New Feminism is True Feminism

 

When people ask what I do, I typically reply that I’m a homemaker. However, I’m also privileged to walk with women and couples learning Fertility Awareness. I am incredibly grateful for having learned Fertility Awareness early in my marriage, and being able to teach others in its use is something that I love to do. I have many reasons why I love it, but one major reason is because I’m a feminist and I believe that Fertility Awareness is founded upon the ideals of respect and reverence for the female body and its use encourages an attitude of genuine self care for women.

In the 1960s, Dr John Billings began studying the female cycle, trying to understand its fertility cycle. After numerous studies and listening to the observations of hundreds (thousands?) of women, Doctors John and Evelyn Billings, along with the help of their colleagues, were able to set forth the first modern method of Fertility Awareness that, unlike the Calendar Rhythm method of previous generations, allowed real women to understand their individual cycles with great accuracy and to use their knowledge to plan their family size with great effectiveness. I love that their attitude was one of simply trying to understand what was, seeing the female body as good and healthy in itself, rather than trying to change or alter women’s bodies with an attitude of female inadequacy.

When it comes to artificial birth control, on the other hand,  its history is fraught with misogyny and racism. Dr. Ellen Grant, in her book The Bitter Pill describes how the first birth control pill was designed to be used by men, but because one male had slight shrinkage of one testicle, the whole endeavor was called off, and the pill was redesigned for use by women. In the first human study for the redesigned pill, three women died from it and all that was done in response was to adjust the dosage. The atrocities don’t end there. I’m not going to recap every cruel act that has been performed on women and particularly women of color in the name of birth control (I would need to write a book for that), but here’s an interesting article on the subject of the history of keeping birth control side effects secret from women (or even the knowledge of what the medication was designed for).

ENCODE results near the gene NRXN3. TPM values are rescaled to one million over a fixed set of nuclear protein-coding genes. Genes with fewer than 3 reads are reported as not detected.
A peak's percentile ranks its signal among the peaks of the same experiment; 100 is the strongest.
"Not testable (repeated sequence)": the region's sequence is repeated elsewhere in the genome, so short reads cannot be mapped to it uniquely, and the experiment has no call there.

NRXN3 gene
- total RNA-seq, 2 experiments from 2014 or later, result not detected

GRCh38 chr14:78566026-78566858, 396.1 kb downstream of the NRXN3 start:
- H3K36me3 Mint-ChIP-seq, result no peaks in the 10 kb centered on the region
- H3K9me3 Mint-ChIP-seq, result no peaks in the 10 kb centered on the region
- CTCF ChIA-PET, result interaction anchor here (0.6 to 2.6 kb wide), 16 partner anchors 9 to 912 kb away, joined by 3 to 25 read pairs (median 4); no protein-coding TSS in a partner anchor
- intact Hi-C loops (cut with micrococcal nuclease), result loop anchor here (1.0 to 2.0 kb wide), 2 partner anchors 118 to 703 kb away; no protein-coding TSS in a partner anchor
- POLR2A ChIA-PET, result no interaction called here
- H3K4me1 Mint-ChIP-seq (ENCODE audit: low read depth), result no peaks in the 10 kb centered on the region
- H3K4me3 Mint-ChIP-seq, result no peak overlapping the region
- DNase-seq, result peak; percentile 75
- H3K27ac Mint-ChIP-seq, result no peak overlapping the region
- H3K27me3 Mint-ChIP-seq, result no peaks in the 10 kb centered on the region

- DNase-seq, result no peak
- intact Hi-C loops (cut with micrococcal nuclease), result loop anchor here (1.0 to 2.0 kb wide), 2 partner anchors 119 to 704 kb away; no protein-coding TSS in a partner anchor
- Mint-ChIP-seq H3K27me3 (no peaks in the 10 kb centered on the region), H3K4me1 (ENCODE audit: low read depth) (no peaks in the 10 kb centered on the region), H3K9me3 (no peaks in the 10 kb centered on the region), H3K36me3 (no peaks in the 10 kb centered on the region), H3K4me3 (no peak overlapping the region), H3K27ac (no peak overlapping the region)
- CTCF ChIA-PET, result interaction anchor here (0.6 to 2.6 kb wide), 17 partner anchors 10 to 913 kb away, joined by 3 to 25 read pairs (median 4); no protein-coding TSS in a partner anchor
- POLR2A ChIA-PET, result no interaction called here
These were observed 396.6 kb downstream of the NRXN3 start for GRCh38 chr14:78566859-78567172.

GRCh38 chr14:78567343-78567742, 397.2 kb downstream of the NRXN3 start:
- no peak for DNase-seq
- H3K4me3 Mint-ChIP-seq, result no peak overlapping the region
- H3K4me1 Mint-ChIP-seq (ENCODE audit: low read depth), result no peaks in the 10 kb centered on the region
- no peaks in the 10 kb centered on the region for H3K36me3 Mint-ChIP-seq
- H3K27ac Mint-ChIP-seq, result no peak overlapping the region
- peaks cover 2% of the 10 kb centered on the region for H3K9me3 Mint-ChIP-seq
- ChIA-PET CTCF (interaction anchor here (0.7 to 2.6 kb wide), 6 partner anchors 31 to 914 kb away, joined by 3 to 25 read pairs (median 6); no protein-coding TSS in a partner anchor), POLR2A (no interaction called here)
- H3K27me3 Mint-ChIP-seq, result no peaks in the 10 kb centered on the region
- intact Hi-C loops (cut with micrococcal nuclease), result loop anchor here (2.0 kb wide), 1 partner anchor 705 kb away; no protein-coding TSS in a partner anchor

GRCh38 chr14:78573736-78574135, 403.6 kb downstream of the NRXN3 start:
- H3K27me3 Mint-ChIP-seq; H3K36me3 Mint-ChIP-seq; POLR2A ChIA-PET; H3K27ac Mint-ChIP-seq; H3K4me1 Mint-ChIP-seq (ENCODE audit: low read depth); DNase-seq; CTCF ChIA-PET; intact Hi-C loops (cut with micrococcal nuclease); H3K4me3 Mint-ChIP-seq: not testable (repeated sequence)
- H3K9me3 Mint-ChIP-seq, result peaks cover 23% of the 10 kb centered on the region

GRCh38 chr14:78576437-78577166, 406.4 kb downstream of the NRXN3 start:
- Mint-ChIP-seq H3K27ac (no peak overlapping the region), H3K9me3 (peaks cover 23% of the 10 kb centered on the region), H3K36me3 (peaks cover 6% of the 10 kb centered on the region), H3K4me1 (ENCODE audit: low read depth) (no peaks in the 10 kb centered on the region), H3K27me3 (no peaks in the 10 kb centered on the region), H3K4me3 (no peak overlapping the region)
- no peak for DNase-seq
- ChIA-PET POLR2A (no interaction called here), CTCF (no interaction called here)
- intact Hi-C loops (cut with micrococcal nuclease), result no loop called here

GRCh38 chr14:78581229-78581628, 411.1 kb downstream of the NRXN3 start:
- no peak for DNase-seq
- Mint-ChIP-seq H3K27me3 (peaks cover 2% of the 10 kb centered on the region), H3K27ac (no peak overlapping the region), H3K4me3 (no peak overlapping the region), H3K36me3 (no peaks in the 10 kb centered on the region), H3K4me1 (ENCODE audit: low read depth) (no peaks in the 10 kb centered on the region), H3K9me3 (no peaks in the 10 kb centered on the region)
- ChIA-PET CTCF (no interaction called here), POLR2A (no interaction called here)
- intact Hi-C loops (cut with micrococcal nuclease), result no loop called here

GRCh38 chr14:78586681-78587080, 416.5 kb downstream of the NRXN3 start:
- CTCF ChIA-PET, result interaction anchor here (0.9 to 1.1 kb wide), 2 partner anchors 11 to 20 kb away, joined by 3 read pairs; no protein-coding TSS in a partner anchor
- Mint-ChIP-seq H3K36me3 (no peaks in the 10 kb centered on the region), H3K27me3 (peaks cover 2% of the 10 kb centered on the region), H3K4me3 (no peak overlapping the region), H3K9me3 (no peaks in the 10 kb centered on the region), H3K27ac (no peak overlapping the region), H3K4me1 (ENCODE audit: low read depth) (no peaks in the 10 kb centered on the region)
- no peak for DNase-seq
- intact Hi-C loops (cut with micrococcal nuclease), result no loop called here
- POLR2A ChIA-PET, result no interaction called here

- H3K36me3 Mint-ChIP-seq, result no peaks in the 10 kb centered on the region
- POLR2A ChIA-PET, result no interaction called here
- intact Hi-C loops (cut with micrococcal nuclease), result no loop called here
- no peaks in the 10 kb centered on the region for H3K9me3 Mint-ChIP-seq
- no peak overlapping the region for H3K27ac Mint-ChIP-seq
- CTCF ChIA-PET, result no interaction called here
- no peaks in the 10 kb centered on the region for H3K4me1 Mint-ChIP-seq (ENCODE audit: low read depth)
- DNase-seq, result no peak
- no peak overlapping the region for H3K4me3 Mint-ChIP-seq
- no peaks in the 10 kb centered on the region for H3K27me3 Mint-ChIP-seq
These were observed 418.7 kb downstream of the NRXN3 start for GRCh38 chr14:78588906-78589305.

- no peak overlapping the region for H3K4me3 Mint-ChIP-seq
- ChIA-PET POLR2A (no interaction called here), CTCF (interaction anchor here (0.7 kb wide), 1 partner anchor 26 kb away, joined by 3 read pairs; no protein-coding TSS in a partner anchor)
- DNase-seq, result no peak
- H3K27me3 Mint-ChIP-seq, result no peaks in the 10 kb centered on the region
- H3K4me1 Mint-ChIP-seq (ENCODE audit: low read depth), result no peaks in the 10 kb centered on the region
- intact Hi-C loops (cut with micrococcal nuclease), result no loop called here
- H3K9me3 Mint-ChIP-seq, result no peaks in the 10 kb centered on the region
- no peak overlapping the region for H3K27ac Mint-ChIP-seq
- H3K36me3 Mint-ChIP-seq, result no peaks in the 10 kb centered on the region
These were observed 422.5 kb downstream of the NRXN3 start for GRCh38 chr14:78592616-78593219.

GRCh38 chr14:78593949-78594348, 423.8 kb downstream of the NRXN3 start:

Unfortunately, the shady dealings of the birth control industry isn’t even relegated to the distant past. In the last 20 years several class action lawsuits have been brought against birth control companies. Yaz, Yazmin, Essure, Navaring, Orthoevra, and more have all been the subject of these lawsuits, due to the extreme side effects of death, permanent infertility, or various issues of permanent debilitation. In some cases, the product has been removed from the market, but in others, like Yaz, the FDA decided to simply add another warning to the birth control insert. When it comes to women making informed consent, I’m not sure the small insert goes far enough as many women don’t read them. As a Fertility Awareness Instructor, I help a number of women seeking to transition from the use of artificial birth control to a natural means of understanding and working with their fertility. When I discuss the fact that oral contraceptives were classified as a Group One Carcinogen by the World Health Organization in 2005 for breast, liver, and cervical cancer, and that the risk of developing cancer is highest for women who use oral contraceptives for four or more years prior to their first full-term pregnancy, in my anecdotal experience, I have yet to have one client who says that she was informed of these risks. The typical response I see from women is shock and anger that no one ever told them this.